Cigarette smoking is a greater risk factor for peripheral artery disease (PAD) than for coronary heart disease (CHD) and stroke, and that risk persists far longer than for the other atherosclerotic diseases after smoking cessation, researchers reported.
Current smokers in the prospective cohort study with a ≥35 pack-year cigarette history had more than double the adjusted risk for developing PAD compared with the other two diseases (adjusted hazard ratios of 5.56, 2.30, and 1.91 for PAD, CHD, and stroke, respectively), according to Kunihiro Matsushita, MD, PhD, of Johns Hopkins Bloomberg School of Public Health in Baltimore, and colleagues.
The analysis of data on more than 13,000 participants, with a median of 26 years of follow-up, in the Atherosclerosis Risk in Communities (ARIC) study is among the first to show the long-term impact of cigarette smoking and smoking cessation on each of the three major atherosclerotic diseases, they wrote in the Journal of the American College of Cardiology.
Quitting smoking was associated with the greatest reduction in risk for PAD, with an 80% lower risk seen ≥30 following cessation.
But smoking-related risk also remained elevated following cessation for a longer period — roughly 3 decades versus 2 decades following cessation for CHD and 5 to 20 years for stroke, the authors reported.
Matsushita told MedPage Today that while the very strong association between smoking and PAD has long been recognized within the field of atherosclerotic medicine, it is not as well recognized outside the field.
“To my knowledge, this is the first study to prospectively quantify this risk in a single study population,” he said. “Policy statements addressing smoking have mainly focused on the risk of coronary heart disease and stroke. The recognition that the impact of smoking is largest for peripheral artery disease should definitely be part of the conversation moving forward.”
Matsushita added that younger smokers need to be made aware that their risk for PAD and the other atherosclerotic diseases can remain elevated for decades after they give up cigarettes.
“The impact of smoking on major artery disease may last up to 30 years,” he said.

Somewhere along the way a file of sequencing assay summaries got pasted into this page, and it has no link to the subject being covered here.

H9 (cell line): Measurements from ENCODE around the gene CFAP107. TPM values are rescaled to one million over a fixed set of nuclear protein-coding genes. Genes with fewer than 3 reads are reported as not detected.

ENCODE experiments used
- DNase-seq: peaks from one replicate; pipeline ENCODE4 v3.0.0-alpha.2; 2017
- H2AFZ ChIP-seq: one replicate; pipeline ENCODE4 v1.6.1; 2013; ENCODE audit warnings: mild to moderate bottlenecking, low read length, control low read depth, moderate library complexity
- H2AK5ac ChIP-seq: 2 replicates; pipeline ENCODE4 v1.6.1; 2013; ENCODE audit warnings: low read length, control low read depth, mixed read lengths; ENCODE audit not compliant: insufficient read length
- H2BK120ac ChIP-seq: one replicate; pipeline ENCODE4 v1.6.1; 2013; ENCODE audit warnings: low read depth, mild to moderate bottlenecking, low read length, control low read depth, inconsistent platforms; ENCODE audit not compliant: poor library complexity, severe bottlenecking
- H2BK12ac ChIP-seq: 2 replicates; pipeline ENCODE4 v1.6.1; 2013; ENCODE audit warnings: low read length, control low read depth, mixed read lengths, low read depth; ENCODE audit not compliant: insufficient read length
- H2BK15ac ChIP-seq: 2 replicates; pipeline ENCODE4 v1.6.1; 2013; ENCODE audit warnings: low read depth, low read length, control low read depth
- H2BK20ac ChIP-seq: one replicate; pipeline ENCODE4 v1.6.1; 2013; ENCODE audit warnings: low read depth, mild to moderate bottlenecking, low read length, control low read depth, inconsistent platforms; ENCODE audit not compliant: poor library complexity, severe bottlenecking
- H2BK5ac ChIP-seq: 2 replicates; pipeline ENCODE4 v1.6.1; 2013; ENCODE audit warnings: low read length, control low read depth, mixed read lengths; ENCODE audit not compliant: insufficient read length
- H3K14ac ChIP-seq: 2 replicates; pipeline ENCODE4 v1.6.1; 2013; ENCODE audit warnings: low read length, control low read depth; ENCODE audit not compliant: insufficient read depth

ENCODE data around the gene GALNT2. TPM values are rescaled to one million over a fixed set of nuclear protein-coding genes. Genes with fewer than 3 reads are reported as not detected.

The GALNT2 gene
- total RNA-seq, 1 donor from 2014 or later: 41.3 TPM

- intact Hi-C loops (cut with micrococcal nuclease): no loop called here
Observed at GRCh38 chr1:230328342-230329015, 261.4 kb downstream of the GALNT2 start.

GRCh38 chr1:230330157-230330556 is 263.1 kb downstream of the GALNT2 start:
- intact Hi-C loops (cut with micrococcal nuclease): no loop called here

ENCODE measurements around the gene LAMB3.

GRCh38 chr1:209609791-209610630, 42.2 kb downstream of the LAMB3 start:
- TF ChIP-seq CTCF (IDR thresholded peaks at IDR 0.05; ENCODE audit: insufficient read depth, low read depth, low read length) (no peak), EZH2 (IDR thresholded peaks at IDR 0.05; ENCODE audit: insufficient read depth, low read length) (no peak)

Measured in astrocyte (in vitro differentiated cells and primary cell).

In an accompanying editorial, Nancy Rigotti, MD of Massachusetts General Hospital/Harvard Medical School in Boston, and Mary McDermott, MD, of Northwestern University Feinberg School of Medicine in Chicago, stated that “Overall, [the findings] reinforce the existing public health message for smokers: it is never too early or too late to benefit from quitting.”
“It is never too late because of the relatively rapid reversal of cardiovascular disease risk after smoking cessation and never too early because complete risk reversal requires decades — even longer for PAD than for myocardial infarction or stroke, as this report demonstrates,” they wrote.
The study included 13,355 ARIC participants without PAD, CHD, or stroke at enrollment (from 1987 to 1989). Researchers evaluated the associations of pack years of smoking, duration of smoking, smoking intensity, and smoking cessation with incident PAD, contrasted with CHD and stroke via Cox modelling.
During a median follow-up of 26 years, a total of 492 PAD cases, 1,798 CHD cases, and 1,106 stroke cases were identified and a dose-response relationship was seen between pack-years of smoking and the three atherosclerotic diseases.
The authors reported that compared with never-smokers, people who smoked for ≥40 pack-years had approximately four-fold increased risk for PAD, 2.1-fold increased risk for CHD, and 1.8-fold increased risk for stroke.
Current smokers with ≥35 years of smoking duration showed hazard ratios of 5.56 (95% CI 4.26-7.26) for PAD, 2.30 (95% CI 1.98-2.66) for CHD, and 1.91 (95% CI 1.57-2.31) for stroke compared with never smokers.
Current smokers of ≥1 pack/day (higher intensity) had HRs of 5.36 (95% CI 4.1-6.91) for PAD, 2.38 (95% CI 2.08-2.73) for CHD, and 1.88 (95% CI 1.57-2.26) for stroke.
“There is a perception that (atherosclerotic) leg disease is less serious than heart or brain disease, but several recent studies have shown the prognostic impact of peripheral artery disease to be similar to CHD and stroke in terms of mortality and quality of life,” Matsushita told MedPage Today.
Study limitations included the self-reporting to smoking status, and the possibility that mild PAD cases were missed because the ascertainment of PAD was based on hospitalization with PAD diagnosis or leg revascularization, according to the authors.
The ARIC study was funded by the National Heart, Lung, and Blood Institute (NHLBI) and the Department of Health and Human Services.
Matsushita disclosed support from the NHLBI and relevant relationships with Fukuda Denshi.
Rigotti disclosed relevant relationships with Achieve Life Sciences and Pfizer. McDermott disclosed relevant relationships with Regeneron, the NHLBI, the National Institute on Aging, the American Heart Association, ChromaDex, Reserveage, Hershey, and ViroMed.